Difference in Inductance - How does it affect MM Cartridge sound?


Inductance of MM cartridges plays a role in their sound signature. Obviously i'm not attesting anything new or revelatory.

Not sure i understand exactly how it affects performance but was pretty surprised to find out how much different the same stylus sounded on cartridge bodies with different inductance (otherwise identical).

The two cartridge bodies belong to the same family, with interchangeable styli.

One is a Shure M55E (pre-2000, Mexico made) and the other is a Shure M44-7 (post-2000, Mexico made). Used the same stylus on both for evaluation (N55E Improved, original stylus). Cartridge headshell used, turntable, VTF and all the other variables were kept identical.

According to my LCR meter, the cartridges showed the following values:

Shure M44-7
Resistance: R 681Ω, L 680Ω
Inductance: R 568mH, L 606mH

Shure M55E
Resistance: R 690Ω, L 690Ω
Inductance: R 759mH, L 721mH

Didn't expect them to sound as different as they did, given the above values.

Resistance is almost identical, being only 9Ω and 10Ω higher on M55E, for each channel respectively.

Differences in inductance are more pronounced though. 191mH and 115mH higher on the M55E, for each channel respectively.

Links to audio recordings of both cartridge bodies with same stylus:
Shure M44-7
Shure M55E

When i listen the two recordings, the one with the higher inductance (M55E) sounds substantially wider in terms of channel separation and with less pronounced high octaves. The other body (M44-7), has an overall brighter rendition with a somewhat collapsed soundstage in comparison.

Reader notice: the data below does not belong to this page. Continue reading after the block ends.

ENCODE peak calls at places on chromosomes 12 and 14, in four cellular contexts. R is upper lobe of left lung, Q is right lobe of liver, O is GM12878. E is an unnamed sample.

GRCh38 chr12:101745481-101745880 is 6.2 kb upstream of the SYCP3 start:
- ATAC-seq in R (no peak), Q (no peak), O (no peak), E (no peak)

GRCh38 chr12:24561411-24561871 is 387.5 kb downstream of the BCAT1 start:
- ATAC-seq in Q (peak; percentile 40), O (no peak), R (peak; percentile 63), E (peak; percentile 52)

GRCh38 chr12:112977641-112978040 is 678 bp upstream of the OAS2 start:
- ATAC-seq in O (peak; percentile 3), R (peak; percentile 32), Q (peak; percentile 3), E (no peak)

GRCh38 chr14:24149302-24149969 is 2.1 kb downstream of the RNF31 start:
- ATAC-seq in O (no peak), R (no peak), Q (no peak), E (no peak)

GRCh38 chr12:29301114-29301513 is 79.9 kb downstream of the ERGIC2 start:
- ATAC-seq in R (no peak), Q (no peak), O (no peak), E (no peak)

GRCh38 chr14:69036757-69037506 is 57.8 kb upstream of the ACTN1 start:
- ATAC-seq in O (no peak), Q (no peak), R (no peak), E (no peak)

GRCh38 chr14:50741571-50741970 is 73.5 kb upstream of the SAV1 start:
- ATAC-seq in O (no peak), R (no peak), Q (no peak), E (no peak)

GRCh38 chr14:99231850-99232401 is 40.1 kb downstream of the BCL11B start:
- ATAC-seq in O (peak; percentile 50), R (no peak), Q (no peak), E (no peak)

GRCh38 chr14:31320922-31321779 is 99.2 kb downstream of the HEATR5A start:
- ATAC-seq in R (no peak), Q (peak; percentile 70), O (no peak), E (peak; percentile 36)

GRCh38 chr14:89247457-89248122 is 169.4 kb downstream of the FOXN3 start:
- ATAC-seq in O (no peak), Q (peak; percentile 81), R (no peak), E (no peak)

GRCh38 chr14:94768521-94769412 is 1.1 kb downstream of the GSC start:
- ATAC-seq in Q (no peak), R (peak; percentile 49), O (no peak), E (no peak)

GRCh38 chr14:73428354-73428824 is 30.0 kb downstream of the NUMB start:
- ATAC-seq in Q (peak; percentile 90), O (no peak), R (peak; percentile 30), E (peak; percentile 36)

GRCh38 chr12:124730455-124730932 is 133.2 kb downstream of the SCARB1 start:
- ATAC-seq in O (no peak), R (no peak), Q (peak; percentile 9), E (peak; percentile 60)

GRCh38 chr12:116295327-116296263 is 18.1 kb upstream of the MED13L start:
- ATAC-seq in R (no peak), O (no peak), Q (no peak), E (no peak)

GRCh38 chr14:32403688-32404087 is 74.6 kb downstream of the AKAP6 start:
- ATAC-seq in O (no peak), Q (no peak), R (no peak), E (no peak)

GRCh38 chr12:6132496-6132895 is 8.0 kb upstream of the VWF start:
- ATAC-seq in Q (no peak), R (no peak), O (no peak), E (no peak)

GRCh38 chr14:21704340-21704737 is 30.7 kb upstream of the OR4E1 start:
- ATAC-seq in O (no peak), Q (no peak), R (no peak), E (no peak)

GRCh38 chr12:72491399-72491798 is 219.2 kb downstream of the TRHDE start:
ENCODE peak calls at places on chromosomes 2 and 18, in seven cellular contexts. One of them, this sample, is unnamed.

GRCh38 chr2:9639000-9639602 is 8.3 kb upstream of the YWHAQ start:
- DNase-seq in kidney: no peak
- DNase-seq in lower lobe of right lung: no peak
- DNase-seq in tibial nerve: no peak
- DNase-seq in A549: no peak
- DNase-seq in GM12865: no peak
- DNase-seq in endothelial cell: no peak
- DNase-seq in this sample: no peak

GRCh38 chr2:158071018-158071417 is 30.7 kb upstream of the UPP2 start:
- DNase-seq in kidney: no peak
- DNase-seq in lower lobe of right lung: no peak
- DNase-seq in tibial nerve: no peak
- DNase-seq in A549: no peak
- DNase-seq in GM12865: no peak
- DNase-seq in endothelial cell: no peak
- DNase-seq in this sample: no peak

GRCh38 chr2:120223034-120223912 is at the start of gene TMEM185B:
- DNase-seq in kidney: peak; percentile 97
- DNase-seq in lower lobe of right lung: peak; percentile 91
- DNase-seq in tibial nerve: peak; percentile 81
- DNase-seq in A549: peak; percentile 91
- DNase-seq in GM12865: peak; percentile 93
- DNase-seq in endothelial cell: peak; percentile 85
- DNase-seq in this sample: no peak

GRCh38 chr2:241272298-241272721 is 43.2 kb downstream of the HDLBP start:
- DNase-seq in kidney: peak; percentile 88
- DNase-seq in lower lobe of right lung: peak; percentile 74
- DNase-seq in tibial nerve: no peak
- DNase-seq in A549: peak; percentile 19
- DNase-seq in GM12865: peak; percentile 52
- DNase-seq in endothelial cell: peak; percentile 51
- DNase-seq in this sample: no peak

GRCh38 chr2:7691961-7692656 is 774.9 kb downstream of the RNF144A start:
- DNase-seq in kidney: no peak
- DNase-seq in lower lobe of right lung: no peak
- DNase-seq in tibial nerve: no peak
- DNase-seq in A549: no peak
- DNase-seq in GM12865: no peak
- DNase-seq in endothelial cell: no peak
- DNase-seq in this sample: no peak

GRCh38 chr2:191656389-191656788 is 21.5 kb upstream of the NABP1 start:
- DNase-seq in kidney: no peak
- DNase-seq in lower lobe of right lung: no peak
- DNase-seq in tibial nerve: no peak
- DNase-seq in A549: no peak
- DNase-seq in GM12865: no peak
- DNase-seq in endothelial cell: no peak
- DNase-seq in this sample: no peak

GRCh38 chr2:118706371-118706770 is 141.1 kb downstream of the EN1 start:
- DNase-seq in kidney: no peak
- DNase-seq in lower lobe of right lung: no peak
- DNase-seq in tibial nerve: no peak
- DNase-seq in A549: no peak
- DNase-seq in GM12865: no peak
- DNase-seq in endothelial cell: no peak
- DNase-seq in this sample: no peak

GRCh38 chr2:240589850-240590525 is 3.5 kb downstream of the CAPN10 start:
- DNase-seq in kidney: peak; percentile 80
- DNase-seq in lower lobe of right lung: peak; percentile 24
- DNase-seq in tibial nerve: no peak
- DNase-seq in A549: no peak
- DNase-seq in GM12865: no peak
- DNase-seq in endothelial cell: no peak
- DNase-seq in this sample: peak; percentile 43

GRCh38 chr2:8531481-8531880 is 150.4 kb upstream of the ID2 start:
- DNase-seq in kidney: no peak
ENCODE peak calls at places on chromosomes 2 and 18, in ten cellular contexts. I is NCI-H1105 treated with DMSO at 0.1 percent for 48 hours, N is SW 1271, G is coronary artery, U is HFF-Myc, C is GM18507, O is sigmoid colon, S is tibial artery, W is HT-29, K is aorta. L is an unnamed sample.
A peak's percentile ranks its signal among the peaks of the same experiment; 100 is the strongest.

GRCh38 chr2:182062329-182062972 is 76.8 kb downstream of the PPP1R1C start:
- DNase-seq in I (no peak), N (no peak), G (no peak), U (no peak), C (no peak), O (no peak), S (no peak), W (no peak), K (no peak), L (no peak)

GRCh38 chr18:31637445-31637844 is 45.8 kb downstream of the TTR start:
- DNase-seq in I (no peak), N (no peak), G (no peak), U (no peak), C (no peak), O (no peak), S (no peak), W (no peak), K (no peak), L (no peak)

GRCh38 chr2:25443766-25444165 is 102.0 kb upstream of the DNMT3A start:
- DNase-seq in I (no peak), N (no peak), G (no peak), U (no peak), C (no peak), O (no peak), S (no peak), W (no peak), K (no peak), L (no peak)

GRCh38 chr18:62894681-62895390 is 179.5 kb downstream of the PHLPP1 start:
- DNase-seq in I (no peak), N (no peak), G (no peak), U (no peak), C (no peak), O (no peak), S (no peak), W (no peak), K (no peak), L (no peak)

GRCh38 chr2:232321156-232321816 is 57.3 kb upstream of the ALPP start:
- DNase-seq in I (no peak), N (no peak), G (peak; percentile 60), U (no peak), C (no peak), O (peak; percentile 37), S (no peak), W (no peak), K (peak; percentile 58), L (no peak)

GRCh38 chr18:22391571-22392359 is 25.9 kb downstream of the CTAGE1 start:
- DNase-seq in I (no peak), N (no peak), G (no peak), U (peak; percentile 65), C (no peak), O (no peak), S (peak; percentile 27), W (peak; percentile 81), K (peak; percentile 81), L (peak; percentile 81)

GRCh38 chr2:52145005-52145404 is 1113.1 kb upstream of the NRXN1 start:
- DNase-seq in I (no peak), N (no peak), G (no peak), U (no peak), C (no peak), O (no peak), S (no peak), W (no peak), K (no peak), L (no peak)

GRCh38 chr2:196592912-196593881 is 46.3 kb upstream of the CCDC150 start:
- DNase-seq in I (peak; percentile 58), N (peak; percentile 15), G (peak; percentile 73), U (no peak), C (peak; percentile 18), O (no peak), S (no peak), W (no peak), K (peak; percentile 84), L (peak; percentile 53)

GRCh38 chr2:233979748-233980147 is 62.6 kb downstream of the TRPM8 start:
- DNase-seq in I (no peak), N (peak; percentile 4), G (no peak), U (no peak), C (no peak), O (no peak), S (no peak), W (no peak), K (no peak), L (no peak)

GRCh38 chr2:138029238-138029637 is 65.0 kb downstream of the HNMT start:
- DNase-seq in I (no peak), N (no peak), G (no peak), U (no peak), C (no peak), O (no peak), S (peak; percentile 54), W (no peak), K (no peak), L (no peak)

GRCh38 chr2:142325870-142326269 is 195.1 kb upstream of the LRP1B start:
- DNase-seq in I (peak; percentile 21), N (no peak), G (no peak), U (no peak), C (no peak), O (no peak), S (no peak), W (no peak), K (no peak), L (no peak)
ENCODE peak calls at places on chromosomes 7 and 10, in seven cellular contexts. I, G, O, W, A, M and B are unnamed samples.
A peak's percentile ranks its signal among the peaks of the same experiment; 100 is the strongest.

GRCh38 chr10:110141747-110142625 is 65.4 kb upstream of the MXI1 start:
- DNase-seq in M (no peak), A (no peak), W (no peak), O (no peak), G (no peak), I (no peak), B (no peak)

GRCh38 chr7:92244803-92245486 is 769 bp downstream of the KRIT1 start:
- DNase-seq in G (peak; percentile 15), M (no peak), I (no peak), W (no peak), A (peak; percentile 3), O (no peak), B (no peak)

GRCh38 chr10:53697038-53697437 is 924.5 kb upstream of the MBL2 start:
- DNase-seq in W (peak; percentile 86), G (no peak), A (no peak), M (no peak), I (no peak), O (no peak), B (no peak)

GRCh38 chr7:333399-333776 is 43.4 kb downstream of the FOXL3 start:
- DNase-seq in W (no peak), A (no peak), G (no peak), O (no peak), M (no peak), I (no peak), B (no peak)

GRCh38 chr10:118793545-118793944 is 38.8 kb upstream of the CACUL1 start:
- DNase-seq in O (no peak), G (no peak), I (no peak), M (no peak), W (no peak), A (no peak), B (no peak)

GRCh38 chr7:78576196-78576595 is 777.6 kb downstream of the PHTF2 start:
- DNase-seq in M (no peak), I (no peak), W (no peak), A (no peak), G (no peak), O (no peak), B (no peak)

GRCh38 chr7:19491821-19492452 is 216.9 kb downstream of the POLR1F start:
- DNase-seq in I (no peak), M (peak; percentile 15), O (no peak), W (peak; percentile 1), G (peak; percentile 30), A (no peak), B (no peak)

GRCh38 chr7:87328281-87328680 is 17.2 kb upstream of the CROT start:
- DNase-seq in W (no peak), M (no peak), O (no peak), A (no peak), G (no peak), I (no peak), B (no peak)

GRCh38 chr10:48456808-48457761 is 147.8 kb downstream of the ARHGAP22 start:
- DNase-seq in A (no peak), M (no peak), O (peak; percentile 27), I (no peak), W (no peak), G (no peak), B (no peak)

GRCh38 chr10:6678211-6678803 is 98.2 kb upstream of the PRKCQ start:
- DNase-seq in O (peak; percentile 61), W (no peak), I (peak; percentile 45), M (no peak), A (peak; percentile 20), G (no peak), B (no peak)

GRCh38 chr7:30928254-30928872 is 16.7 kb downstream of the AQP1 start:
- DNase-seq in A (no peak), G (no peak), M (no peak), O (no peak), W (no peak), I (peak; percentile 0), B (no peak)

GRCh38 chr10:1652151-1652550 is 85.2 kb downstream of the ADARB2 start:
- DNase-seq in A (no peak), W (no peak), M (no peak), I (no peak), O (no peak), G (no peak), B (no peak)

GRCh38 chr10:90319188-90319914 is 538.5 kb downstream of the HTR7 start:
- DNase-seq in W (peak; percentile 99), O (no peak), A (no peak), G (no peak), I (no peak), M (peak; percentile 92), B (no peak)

So, is it down to the difference in inductance?

My only reservation is that there might be other factors affecting the result, which i'm unable to identify/measure.

Regards, Nikos.
So, is it down to the difference in inductance?

You probably know more about the electrical characteristics of MM cartridges than I, but I'll start the ball rolling in your thread!

The MM cartridge is essentially a simple resistor, inductor, capacitor (RLC) filter which has a resonant frequency.

As the value of inductance increases, the resonant frequency falls, which would account for why the M55E has less pronounced higher octaves.

With a higher inductance, the electrical resonance will occur at a lower frequency and the response will fall off sharply above that frequency.
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I used to have a Shure M44/7. Good little cheapie. About 2g tracking weight and tough as old boots. The M55E must be a better elliptical stylus. Possibly tracks lighter.

It's tonally down to the interaction between cartridge inductance,usually 500mH, cable and preamp input capacitance (100-400pF) and the resistive preamp load which is usually 47k.

MM Capacitance.png


My experience is the lower the capacitance, the better it sounds. This, I think, is because the electrical resonance affects the mechanical properties of the stylus in the groove at the very highest frequencies.

A sort of mistracking.

If you add a couple of 1k metal oxide resistors in the cartridge headshell on the hot output's solder tags the sound is transformed much smoother, at the loss of a bit of HF and additional noise.

People argue about this endlessly, but I did a lot of experiments on this. My conclusion is some low inductance MI types sound much better. Grado make cartridges (say 100mH) like that. But need a heavy toenarm.
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